Deception Pass, Hope Island, and Skagit Bay - Marine Area 8-1

Marine Area 8-1 is contained within Deception Pass, Hope Island and Skagit Bay. Fishing within this marine area is protected by Whidbey Island and offers a diversity of fishing opportunities that range from coastal cutthroat trout, bottomfish, and various salmon species. Chinook, pink, coho and sockeye are primarily returning to the world renowned Skagit River. Winter resident salmon fishing is a unique opportunity to catch salmon in the 'off-season' and typically runs from November through April.

Anglers who plan to fish for salmon in Canadian marine waters and return in their boats with their catch to Washington are required to notify WDFW before leaving state waters.

Legal description

Major fishing areas

Deception Pass

Fish east of West Point along North Beach. Fishing from shore can provide great action during the peak of the migratory coho run from August through October and pink salmon from mid-July through September. Additionally during odd years, pink salmon will be swimming close to shore. Consider fishing with buzz bombs, spinners, jigs, and cut-plug herring. During the winter months, an angler might want to try fishing for returning hatchery steelhead with a spin-n-glo and hoochie within an hour or two on both sides of the tidal change.

Accessible by Shoreline
After entering Deception Pass State Park, park at the dayuse site at North Beach and walk north to the beach. Discovery Pass is required. Please be respect and be aware of private property or tidelands.

*DIRECTIONS GoogleBing

This feature shows the general location of the selected shoreline. Directions may not include direct access routes. Please do not trespass on private property.

Species: Coastal cutthroat, Pink salmon

Deception Pass (The Hole)

Chinook and coho are fished by mooching in the narrow pass during the summer. Be aware of strong tidal currents. During odd years, pink salmon will be passing through the pass headed for the rivers.

Accessible by Boat

Species: Pink salmon

Pink Salmon Fishing

During odd years, pink salmon returning must first pass through most of Puget Sound, making them accessible to small boat and shore anglers that uses only basic fishing gear and techniques. Pink salmon are not the strongest swimmers, so they often hug the shorelines and stay out of big rip tides. Best catch rates often occur in the mornings and evenings. The color pink is most commonly used for all lures and flies by anglers. Pink salmon are often mistaken for small wild chinook or even wild coho so be sure you know to properly identify it.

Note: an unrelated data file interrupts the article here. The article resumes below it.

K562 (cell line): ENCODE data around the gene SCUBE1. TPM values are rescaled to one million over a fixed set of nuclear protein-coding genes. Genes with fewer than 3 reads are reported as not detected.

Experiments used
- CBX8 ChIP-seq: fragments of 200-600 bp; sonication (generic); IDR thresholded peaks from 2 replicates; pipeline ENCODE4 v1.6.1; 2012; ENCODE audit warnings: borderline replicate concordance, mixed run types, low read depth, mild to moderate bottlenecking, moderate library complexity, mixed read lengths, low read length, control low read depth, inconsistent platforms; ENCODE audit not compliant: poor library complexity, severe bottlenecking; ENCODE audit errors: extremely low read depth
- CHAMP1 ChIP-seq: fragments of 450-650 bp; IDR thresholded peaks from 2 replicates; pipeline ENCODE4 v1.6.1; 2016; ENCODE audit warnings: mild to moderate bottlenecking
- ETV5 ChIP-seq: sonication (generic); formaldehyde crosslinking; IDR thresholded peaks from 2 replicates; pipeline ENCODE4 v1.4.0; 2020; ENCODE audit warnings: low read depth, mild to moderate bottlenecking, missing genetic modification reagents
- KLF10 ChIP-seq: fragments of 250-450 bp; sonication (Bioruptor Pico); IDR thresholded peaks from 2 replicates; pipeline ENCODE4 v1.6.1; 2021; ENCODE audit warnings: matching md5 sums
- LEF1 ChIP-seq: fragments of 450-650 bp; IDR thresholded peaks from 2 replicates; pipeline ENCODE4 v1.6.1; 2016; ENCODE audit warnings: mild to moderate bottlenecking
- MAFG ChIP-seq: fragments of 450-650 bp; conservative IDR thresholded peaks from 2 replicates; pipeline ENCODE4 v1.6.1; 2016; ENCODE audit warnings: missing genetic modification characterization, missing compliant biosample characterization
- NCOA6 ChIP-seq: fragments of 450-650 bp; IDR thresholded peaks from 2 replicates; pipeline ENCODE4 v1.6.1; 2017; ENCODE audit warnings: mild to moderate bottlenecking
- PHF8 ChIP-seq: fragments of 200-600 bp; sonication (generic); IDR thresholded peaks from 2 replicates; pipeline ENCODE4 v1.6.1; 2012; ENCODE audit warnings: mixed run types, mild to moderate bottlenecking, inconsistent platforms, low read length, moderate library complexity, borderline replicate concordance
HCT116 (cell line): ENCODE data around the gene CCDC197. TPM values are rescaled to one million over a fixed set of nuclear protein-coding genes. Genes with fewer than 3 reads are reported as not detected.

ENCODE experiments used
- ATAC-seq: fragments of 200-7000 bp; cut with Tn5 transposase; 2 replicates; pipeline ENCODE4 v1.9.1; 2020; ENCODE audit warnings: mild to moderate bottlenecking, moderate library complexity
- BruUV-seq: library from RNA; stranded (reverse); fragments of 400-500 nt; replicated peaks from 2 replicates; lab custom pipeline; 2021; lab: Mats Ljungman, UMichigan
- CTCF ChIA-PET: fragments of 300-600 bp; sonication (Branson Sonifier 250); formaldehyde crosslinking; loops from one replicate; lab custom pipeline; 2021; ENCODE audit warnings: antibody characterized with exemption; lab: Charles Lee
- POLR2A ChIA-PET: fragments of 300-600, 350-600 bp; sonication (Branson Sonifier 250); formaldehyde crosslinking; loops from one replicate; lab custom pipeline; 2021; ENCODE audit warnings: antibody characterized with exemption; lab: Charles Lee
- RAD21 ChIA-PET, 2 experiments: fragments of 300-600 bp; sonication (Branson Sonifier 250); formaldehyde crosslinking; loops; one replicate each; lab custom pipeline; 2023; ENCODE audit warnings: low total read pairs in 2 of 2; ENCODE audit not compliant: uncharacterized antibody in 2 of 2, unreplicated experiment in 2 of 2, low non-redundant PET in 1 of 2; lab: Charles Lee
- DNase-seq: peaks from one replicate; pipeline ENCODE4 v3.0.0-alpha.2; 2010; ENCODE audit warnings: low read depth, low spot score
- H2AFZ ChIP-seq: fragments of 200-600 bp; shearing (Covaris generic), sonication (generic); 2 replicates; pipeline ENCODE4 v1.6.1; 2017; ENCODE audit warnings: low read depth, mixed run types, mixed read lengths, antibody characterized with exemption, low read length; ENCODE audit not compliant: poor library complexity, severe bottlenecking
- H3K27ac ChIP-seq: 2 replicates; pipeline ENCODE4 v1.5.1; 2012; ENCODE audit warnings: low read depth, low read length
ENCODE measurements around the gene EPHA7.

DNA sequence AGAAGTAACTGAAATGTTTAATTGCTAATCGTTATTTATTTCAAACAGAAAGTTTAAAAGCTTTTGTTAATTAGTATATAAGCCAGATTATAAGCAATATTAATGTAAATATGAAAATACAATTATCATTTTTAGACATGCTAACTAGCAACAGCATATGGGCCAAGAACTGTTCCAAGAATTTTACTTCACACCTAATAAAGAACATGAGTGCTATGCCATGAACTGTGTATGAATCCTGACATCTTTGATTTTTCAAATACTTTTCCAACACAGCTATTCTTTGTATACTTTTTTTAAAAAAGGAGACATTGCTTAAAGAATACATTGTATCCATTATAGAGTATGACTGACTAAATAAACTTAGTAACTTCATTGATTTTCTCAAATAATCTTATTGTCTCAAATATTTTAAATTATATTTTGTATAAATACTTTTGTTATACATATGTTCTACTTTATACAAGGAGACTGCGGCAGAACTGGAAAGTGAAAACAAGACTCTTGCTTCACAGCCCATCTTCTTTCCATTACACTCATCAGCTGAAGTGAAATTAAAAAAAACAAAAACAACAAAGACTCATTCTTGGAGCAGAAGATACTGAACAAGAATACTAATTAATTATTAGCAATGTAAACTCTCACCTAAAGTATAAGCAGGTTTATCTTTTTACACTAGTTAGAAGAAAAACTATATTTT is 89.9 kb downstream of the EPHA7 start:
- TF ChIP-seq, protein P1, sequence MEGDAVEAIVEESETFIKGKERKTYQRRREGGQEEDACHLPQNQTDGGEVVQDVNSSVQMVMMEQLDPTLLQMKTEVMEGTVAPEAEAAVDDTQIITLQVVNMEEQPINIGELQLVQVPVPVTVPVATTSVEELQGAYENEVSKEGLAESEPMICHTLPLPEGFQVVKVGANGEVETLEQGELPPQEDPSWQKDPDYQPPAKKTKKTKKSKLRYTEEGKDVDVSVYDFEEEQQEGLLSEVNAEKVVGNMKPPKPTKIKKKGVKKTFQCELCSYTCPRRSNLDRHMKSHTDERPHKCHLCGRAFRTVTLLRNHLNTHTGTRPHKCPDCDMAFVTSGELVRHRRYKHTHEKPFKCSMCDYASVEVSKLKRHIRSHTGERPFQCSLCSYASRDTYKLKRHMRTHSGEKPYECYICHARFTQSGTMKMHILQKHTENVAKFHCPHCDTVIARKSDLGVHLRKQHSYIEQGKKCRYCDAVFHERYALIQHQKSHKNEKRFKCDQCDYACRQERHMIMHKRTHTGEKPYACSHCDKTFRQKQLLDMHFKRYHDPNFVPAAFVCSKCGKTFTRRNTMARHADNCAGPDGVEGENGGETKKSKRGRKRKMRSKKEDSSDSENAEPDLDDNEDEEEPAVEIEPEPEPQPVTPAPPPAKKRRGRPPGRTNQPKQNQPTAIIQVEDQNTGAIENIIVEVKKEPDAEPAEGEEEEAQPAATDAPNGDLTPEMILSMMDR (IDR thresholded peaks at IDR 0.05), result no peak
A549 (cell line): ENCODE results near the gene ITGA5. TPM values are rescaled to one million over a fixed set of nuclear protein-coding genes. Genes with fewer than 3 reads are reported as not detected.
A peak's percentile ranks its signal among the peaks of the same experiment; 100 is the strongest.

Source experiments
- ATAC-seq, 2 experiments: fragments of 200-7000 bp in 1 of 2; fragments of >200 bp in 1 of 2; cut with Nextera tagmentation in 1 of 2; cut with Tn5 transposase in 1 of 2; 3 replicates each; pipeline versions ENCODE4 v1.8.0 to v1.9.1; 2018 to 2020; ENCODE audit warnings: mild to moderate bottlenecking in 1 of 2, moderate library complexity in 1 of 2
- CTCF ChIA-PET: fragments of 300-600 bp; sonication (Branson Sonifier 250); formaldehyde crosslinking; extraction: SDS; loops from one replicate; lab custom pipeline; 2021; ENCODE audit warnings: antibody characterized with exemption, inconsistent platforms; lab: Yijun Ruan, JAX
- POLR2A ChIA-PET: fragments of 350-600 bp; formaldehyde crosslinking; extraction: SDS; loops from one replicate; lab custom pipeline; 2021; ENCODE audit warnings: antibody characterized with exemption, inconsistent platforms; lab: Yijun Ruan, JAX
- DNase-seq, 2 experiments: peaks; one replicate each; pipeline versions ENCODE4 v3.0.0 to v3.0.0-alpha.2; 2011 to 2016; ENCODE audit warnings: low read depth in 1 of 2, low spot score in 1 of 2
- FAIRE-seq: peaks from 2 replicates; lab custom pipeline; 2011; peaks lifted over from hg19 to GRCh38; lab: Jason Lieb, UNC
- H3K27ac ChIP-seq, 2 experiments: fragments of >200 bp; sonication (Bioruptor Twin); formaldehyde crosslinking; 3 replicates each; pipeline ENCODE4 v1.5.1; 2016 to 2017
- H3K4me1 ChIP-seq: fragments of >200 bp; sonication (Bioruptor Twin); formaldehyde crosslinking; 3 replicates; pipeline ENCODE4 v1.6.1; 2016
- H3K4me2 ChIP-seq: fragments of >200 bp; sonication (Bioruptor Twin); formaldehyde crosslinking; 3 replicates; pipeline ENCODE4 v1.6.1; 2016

Boat Fishing
There are two main methods of fishing for pink salmon from a boat, trolling and casting.

  • Trolling uses a downrigger to get your tackle to the depth you want to fish. Most pink salmon are caught in depths of 20-60 feet. The key to trolling is using a small flasher of any color, which is an attractor for the pink salmon to swim along and hopefully strike at your lure. The most common lure is a pink mini squid (hootchie), followed by a pink spoon. Feel free to scent up your lure, however bait is not needed. Tie the lure 16-24 inches behind the flasher (18-25 lb. monofilament) and deploy your gear 10-30 feet behind the boat. The boat speed moving through the water should be 2 to 4 mph.
  • Casting at pink salmon from a boat uses the methods and gear described in shoreline fishing.

Shoreline Fishing
There are two main methods used for shore fishing pink salmon, casting lures and flyfishing. Anglers using both fishing methods target the same type of water and can have similar success. As pink salmon are more prone to swim close to shore, most public parks and public piers throughout Puget Sound offer good fishing opportunities.

  • Casting Lures - The pink buzz bomb and a pink mini squid (hootchie) jig are most commonly used and are fished the same way by casting out away from shore and attempting to jig it as you reel it in. A medium to medium/heavy rod with 20-30 pound line is all you need to land these fish.
  • Flyfishing - The most common fly used is a pink clouser. A seven to eight weight fly rod and with either floating or a slow sink tip line will provide enough backbone to land the salmon and also create the necessary action on your fly to entice a few strikes.

Accessible by Boat

Accessible by Shoreline
Public access sites, such as parks and piers.

Species: Pink salmon

Rocky Point

Bottomfishing opportunities for a variety of species including lingcod, greenling and cabezon exist on the northwest side of Baby Island.

Accessible by Boat

Species: Cabezon, Greenling, Lingcod

Strawberry/Polnell/Rock Point

Good flatfish and sea-run cutthroat trout opportunities are available at Strawberry Point. Polnell and Rocky Points both provide good trolling opportunities for blackmouth. Smelt can be dipped using hand-held nets from the shoreline at the nearby county parks.

Accessible by Boat

Species: Coastal cutthroat, Pacific Halibut